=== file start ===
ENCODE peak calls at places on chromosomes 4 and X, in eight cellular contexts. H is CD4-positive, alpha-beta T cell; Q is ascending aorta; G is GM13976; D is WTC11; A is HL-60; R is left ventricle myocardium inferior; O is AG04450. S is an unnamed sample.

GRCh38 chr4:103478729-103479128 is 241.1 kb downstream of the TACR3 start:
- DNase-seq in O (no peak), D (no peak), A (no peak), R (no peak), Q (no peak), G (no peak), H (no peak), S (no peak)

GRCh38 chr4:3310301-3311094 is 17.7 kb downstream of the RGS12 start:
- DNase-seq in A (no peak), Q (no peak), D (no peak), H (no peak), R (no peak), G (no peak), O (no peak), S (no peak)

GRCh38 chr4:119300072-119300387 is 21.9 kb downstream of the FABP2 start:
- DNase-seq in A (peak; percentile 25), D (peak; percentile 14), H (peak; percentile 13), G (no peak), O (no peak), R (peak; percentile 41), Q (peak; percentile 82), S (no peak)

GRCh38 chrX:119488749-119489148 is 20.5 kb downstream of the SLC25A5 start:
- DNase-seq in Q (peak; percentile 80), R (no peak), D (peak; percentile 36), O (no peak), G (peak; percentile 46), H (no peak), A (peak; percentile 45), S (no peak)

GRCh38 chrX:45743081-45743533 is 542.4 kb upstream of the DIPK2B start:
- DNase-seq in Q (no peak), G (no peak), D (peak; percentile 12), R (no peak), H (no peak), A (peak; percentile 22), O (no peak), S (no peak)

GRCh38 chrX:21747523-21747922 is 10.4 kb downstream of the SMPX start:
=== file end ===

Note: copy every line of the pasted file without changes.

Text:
ENCODE peak calls at places on chromosomes 4 and X, in eight cellular contexts. H is CD4-positive, alpha-beta T cell; Q is ascending aorta; G is GM13976; D is WTC11; A is HL-60; R is left ventricle myocardium inferior; O is AG04450. S is an unnamed sample.

GRCh38 chr4:103478729-103479128 is 241.1 kb downstream of the TACR3 start:
- DNase-seq in O (no peak), D (no peak), A (no peak), R (no peak), Q (no peak), G (no peak), H (no peak), S (no peak)

GRCh38 chr4:3310301-3311094 is 17.7 kb downstream of the RGS12 start:
- DNase-seq in A (no peak), Q (no peak), D (no peak), H (no peak), R (no peak), G (no peak), O (no peak), S (no peak)

GRCh38 chr4:119300072-119300387 is 21.9 kb downstream of the FABP2 start:
- DNase-seq in A (peak; percentile 25), D (peak; percentile 14), H (peak; percentile 13), G (no peak), O (no peak), R (peak; percentile 41), Q (peak; percentile 82), S (no peak)

GRCh38 chrX:119488749-119489148 is 20.5 kb downstream of the SLC25A5 start:
- DNase-seq in Q (peak; percentile 80), R (no peak), D (peak; percentile 36), O (no peak), G (peak; percentile 46), H (no peak), A (peak; percentile 45), S (no peak)

GRCh38 chrX:45743081-45743533 is 542.4 kb upstream of the DIPK2B start:
- DNase-seq in Q (no peak), G (no peak), D (peak; percentile 12), R (no peak), H (no peak), A (peak; percentile 22), O (no peak), S (no peak)

GRCh38 chrX:21747523-21747922 is 10.4 kb downstream of the SMPX start: